Neutron star

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A model that shows what a neutron star would look like on the inside.

A neutron star is a very small and dense star made almost completely of neutrons. It is a very large nucleus held together by gravity.

Neutron stars have a radius of about 10 kilometres (6 mi) and a mass from about 1.4 to 5 times the mass of the Sun.

They are usually what is left of very big stars that have exploded (these are called supernovas). Some are what happen to a white dwarf (small star) that has a lot of energy.

Neutron stars usually turn very fast, taking from 0.001 second up to 30 seconds to turn.

They come in different types. One kind is the pulsar which spins and sends a beam of radio waves (like a lighthouse in space). When this beam moves past Earth, it shows up as a pulse (like the light from a lighthouse is seen as a flash on the horizon). This 'pulse' is why they are called pulsars.

Formation[change | edit source]

Starting as a supernova[change | edit source]

In a supernova, a star runs out of nuclear fuel and explodes.

If the star is bigger than 5 times the mass of the Sun, it will become a black hole. If it has less than 1.4 times the mass of the Sun, it will form a white dwarf.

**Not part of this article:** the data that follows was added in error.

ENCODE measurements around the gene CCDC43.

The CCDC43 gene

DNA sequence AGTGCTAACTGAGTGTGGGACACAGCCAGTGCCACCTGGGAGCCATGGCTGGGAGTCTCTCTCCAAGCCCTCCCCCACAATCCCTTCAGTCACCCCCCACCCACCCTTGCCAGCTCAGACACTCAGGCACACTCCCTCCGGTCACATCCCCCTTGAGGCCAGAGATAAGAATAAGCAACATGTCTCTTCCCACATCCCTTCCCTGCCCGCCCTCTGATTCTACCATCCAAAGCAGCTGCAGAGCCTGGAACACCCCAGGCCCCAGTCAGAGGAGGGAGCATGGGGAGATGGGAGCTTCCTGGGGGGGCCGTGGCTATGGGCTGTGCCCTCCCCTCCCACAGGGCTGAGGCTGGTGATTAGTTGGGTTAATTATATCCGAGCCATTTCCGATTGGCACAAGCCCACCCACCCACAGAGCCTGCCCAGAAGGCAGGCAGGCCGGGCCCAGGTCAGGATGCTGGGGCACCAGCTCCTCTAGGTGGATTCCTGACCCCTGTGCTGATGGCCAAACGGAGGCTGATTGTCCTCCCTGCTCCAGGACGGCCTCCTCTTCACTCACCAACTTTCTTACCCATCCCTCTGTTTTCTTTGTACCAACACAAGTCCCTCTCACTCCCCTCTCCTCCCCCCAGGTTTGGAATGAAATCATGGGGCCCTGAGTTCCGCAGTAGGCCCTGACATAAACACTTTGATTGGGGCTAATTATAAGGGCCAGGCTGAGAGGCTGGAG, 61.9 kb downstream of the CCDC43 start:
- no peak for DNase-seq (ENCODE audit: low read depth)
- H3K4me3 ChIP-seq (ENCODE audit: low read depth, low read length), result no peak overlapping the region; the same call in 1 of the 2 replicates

All other stars that go supernova become neutron stars.

Starting as a white dwarf[change | edit source]

A white dwarf whose mass is nearly 1.4 times the mass of the Sun will sometimes get bigger (but no one knows why). When this happens, it will collapse into a neutron star.

Properties[change | edit source]

Neutron stars have the same properties:

Rotation[change | edit source]

Neutron stars rotate much faster than other stars.

Density[change | edit source]

Neutron stars are very dense. They are much denser than anything we find naturally on the Earth.

In a neutron star the electrons have joined with the protons in the nucleus to make neutrons. All the neutrons are joined together by gravity, with not much space in between them.

To imagine how dense a neutron star is, take all of the mass of our sun (which has a diameter of 1,392,000 kilometres (865,000 mi)) and push it down into a size that would fit into a ball with a 19 kilometres (12 mi) diameter.

Another way to understand the density is this: one teaspoon of matter from the neutron star would weigh 6 billion tons.

Magnetic Field[change | edit source]

Neutron stars have very strong magnetic fields. They are some of the strongest magnetic fields that occur naturally.

All stars have a magnetic field. When a star collapses, it becomes smaller. This means that the magnetism is pushed into a smaller area, which means that the magnetic field is stronger nearer the star.